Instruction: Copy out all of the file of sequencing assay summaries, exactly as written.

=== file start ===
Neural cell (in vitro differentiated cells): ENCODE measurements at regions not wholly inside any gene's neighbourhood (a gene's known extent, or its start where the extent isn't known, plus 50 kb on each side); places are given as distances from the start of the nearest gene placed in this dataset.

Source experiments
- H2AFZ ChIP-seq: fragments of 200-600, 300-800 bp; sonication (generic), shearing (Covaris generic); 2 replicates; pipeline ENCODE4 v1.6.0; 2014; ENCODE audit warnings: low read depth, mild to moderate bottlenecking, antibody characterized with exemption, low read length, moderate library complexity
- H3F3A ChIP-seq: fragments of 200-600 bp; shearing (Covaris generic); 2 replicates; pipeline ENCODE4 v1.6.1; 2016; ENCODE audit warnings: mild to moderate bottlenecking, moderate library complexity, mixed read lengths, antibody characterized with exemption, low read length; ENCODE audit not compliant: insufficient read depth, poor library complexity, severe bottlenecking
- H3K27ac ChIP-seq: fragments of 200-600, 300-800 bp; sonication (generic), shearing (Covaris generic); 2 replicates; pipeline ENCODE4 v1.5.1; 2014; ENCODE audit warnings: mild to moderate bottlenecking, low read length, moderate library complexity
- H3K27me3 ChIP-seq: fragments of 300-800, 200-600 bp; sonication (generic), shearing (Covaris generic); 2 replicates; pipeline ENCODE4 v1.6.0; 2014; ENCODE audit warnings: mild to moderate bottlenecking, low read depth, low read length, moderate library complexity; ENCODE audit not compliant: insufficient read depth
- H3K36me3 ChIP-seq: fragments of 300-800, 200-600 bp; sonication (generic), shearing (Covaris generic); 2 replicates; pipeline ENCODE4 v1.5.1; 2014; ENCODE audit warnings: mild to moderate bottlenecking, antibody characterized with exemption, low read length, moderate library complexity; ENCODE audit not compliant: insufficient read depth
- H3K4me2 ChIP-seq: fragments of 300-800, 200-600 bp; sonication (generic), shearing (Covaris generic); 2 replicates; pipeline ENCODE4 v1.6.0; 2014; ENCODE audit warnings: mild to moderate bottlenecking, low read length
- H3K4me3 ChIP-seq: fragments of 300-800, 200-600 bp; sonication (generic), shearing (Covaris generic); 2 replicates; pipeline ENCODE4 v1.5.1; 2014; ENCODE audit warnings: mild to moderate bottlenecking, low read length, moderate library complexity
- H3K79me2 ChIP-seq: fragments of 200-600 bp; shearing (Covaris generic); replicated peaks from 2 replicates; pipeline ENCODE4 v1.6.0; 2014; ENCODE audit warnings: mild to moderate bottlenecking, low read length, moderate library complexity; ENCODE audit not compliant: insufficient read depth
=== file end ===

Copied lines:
Neural cell (in vitro differentiated cells): ENCODE measurements at regions not wholly inside any gene's neighbourhood (a gene's known extent, or its start where the extent isn't known, plus 50 kb on each side); places are given as distances from the start of the nearest gene placed in this dataset.

Source experiments
- H2AFZ ChIP-seq: fragments of 200-600, 300-800 bp; sonication (generic), shearing (Covaris generic); 2 replicates; pipeline ENCODE4 v1.6.0; 2014; ENCODE audit warnings: low read depth, mild to moderate bottlenecking, antibody characterized with exemption, low read length, moderate library complexity
- H3F3A ChIP-seq: fragments of 200-600 bp; shearing (Covaris generic); 2 replicates; pipeline ENCODE4 v1.6.1; 2016; ENCODE audit warnings: mild to moderate bottlenecking, moderate library complexity, mixed read lengths, antibody characterized with exemption, low read length; ENCODE audit not compliant: insufficient read depth, poor library complexity, severe bottlenecking
- H3K27ac ChIP-seq: fragments of 200-600, 300-800 bp; sonication (generic), shearing (Covaris generic); 2 replicates; pipeline ENCODE4 v1.5.1; 2014; ENCODE audit warnings: mild to moderate bottlenecking, low read length, moderate library complexity
- H3K27me3 ChIP-seq: fragments of 300-800, 200-600 bp; sonication (generic), shearing (Covaris generic); 2 replicates; pipeline ENCODE4 v1.6.0; 2014; ENCODE audit warnings: mild to moderate bottlenecking, low read depth, low read length, moderate library complexity; ENCODE audit not compliant: insufficient read depth
- H3K36me3 ChIP-seq: fragments of 300-800, 200-600 bp; sonication (generic), shearing (Covaris generic); 2 replicates; pipeline ENCODE4 v1.5.1; 2014; ENCODE audit warnings: mild to moderate bottlenecking, antibody characterized with exemption, low read length, moderate library complexity; ENCODE audit not compliant: insufficient read depth
- H3K4me2 ChIP-seq: fragments of 300-800, 200-600 bp; sonication (generic), shearing (Covaris generic); 2 replicates; pipeline ENCODE4 v1.6.0; 2014; ENCODE audit warnings: mild to moderate bottlenecking, low read length
- H3K4me3 ChIP-seq: fragments of 300-800, 200-600 bp; sonication (generic), shearing (Covaris generic); 2 replicates; pipeline ENCODE4 v1.5.1; 2014; ENCODE audit warnings: mild to moderate bottlenecking, low read length, moderate library complexity
- H3K79me2 ChIP-seq: fragments of 200-600 bp; shearing (Covaris generic); replicated peaks from 2 replicates; pipeline ENCODE4 v1.6.0; 2014; ENCODE audit warnings: mild to moderate bottlenecking, low read length, moderate library complexity; ENCODE audit not compliant: insufficient read depth